Yesterday was one of those days – and I know they happen far more often to me than I have any right to expect – when I was surprised and gratified by how lovely the people I meet on tour are. It was a free day, when I would have been at the Wanderers watching the cricket if England hadn’t won in three days, so I had no plans. When I’d been chatting to Joanne on day two, we’d discussed the sights of the Gautain region and she’d suggested that if the Centurion Test ended early, we could go to Pretoria Zoo. That was when the Johannesburg Test looked like it was going to go to four long innings. But now, why wait till then? So I jumped on the Gautrain (really plush, smooth and well-run – it makes travelling around between Johannesberg and Pretoria so easy) and met Joanne and her friend Lesley at Pretoria station, from where Joanne drove us to the zoo.
It seems to be a really good zoo, with most of the standard animals in unusually large enclosures for a city establishment, and a few rarer ones: koalas, white lions, and two Komodo dragons that were apparently a gift to Nelson Mandela from the president of Indonesia. Lesley’s highlight was seeing an okapi, which she has been hoping to do for years. I think my favourite part was getting up close to a leopard which came right up to the glass so that we could see its huge, velvety paws and distinctive, smooth spotted pelt in perfect detail. It was also lovely to spend the day with two friendly, interesting South Africans – it’s easy to get into a cocoon of other England fans when you’re on tour, but getting a local perspective is really great, and they were just fun to hang around with.
Joanne and Lesley showed me the Union buildings and Nelson Mandela statue before dropping me off at Hatfield station, from where I Gautrained back to Sandton. My airBnB was a bus or uber ride away from the station at that end, and I’d vaguely wondered about looking round Sandton or maybe meeting up with some of my acquaintances before heading home, if I could dig anyone out, since this was where most people were staying.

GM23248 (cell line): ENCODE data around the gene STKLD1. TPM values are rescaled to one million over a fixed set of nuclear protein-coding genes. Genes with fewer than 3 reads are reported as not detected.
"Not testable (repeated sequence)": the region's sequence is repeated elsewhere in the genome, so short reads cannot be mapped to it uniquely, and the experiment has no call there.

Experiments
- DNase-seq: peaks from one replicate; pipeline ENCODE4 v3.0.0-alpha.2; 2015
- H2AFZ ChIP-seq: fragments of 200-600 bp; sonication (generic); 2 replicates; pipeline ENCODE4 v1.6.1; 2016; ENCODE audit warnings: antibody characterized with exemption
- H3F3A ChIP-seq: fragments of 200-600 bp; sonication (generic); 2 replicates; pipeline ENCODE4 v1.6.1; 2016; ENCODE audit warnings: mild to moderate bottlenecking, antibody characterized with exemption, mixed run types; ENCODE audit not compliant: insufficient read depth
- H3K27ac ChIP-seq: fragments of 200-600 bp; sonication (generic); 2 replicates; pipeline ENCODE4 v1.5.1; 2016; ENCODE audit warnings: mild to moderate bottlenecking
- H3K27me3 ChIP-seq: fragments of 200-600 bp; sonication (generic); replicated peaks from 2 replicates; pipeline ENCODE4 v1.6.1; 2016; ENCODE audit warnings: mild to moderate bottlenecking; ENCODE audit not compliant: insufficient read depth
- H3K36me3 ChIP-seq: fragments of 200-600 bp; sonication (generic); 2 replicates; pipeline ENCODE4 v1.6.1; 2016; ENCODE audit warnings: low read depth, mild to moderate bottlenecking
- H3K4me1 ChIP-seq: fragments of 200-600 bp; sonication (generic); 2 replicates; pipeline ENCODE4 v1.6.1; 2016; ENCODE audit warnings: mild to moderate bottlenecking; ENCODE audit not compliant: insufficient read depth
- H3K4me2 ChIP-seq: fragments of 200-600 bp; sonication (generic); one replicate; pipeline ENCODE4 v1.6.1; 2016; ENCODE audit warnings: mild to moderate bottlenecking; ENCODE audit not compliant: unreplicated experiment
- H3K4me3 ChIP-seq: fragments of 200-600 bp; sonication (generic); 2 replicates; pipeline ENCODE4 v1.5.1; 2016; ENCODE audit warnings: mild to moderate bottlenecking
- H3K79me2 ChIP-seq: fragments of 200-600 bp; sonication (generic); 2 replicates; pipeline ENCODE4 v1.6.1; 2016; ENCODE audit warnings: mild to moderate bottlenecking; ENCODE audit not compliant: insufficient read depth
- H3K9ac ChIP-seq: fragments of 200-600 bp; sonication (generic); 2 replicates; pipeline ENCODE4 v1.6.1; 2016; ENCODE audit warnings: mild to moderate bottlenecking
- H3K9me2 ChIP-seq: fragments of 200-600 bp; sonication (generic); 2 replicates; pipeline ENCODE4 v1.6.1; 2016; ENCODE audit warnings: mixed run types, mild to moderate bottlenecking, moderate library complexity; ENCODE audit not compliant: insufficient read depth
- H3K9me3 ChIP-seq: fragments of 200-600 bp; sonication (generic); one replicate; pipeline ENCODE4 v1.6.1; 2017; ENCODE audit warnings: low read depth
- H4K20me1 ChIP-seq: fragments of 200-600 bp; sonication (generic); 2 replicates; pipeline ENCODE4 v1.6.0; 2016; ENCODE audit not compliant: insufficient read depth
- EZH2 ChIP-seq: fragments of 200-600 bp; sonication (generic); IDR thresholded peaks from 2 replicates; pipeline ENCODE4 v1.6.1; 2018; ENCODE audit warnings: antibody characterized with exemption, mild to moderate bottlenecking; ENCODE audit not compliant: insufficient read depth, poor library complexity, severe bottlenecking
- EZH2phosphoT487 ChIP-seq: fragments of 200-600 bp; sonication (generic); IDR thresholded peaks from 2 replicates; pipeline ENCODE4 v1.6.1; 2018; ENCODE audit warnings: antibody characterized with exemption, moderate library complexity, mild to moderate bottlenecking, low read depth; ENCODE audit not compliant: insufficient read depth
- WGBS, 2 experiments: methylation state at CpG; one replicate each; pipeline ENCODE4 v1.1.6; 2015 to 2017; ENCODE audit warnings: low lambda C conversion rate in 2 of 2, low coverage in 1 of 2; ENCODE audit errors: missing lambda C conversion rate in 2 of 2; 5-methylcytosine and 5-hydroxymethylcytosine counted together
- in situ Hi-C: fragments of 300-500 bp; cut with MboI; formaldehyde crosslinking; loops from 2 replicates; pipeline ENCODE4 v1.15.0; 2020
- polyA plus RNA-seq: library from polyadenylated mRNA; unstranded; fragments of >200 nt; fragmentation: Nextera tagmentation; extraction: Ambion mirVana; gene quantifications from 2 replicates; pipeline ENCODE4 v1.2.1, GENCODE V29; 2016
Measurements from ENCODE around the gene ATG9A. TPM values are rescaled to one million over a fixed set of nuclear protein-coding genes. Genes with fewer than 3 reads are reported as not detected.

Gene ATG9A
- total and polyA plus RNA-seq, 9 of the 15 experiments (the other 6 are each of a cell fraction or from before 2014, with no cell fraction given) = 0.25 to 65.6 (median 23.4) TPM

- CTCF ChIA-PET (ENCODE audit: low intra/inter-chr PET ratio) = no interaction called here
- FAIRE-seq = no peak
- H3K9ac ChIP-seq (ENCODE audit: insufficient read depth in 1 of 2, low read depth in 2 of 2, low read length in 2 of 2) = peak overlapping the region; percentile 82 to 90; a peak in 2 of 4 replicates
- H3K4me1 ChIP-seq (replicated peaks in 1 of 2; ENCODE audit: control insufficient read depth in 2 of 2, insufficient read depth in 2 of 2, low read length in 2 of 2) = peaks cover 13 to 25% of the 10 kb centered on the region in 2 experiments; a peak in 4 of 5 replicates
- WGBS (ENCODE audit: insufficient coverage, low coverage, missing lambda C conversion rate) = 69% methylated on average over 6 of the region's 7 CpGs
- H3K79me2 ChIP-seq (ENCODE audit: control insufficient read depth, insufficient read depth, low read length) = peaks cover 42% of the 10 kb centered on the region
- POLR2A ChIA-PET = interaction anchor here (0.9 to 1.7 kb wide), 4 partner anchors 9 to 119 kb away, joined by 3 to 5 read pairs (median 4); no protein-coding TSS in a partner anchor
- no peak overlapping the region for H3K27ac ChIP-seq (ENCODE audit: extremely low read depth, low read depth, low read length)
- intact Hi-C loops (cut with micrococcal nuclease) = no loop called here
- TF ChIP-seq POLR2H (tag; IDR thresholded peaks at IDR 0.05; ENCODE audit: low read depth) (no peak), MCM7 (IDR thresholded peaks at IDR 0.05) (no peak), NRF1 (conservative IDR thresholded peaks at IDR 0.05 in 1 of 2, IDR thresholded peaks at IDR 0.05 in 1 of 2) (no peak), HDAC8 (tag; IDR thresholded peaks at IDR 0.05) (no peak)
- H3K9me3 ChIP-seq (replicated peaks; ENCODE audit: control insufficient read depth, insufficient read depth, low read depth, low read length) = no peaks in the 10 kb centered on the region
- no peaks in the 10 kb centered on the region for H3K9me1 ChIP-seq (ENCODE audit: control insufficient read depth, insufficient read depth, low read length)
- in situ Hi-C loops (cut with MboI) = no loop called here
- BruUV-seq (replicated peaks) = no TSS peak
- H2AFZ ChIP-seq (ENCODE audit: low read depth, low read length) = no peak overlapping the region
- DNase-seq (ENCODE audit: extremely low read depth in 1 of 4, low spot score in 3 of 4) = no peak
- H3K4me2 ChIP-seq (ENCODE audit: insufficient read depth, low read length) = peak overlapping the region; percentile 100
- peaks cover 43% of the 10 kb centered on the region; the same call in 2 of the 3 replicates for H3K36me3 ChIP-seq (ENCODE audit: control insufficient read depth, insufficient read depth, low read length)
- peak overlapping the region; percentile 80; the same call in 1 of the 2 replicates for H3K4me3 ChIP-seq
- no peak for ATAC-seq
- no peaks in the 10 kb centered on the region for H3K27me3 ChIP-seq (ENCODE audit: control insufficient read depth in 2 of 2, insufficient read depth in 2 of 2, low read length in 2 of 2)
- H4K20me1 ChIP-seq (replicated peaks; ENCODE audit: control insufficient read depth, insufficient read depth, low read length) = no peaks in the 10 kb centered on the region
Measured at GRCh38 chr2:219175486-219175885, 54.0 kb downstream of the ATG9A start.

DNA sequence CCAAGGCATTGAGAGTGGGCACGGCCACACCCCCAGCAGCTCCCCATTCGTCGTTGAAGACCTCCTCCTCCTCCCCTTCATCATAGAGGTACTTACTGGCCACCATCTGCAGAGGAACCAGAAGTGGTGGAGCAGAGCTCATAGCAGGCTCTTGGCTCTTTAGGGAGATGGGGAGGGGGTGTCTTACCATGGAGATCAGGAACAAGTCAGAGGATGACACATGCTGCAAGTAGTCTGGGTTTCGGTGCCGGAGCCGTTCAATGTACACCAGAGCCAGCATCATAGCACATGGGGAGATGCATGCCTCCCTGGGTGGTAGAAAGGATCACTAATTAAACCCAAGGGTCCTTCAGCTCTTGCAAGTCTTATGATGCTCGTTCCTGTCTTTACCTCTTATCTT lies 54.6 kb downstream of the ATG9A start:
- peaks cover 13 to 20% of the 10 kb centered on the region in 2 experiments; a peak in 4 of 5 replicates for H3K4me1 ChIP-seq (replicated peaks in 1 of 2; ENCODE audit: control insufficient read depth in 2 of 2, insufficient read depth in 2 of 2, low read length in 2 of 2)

In the end, I had drinks with Kate, George and Rory Dollard at a bar on Nelson Mandela Square, where various other people I know to a greater or lesser degree came over to chat – it’s clearly the place to be seen on a Monday evening! I then let George drag me out to have dinner with some of his friends, who turned out to be Antoinette, Max and Max’s parents. I feel like I’ve repeatedly landed myself on them without prior notice this holiday, but they were very hospitable and insisted that I join them for the Bensons’ last dinner in Johannesburg before flying home. The restaurant was called The Butchers, which didn’t bode well for a vegetarian (George always seems to take me to places specialising in meat or alcohol – or both – I wonder if he’s trying to convert me?), but which is apparently one of the best restaurants in Johannesburg and did a fabulous platter of mixed vegetables – delicious, but far too much for me to finish!
After dinner, which we lingered over until the restaurant closed, we crossed the square to Hard Rock Café where we met up with Kate and some of her Barmy Army friends amongst others for a nightcap to close the evening off. It was about 1am by the time Kate and I took an uber (I’ve become a complete uber convert this trip- I’ll just have to be careful once I get back to London, where I suspect they aren’t nearly as cheap) to our apartments. It was only then that I remembered I had to pack, clean and clear the airBnB in preparation for leaving early the next morning for Kruger National Park. Oh well, who needs sleep, right?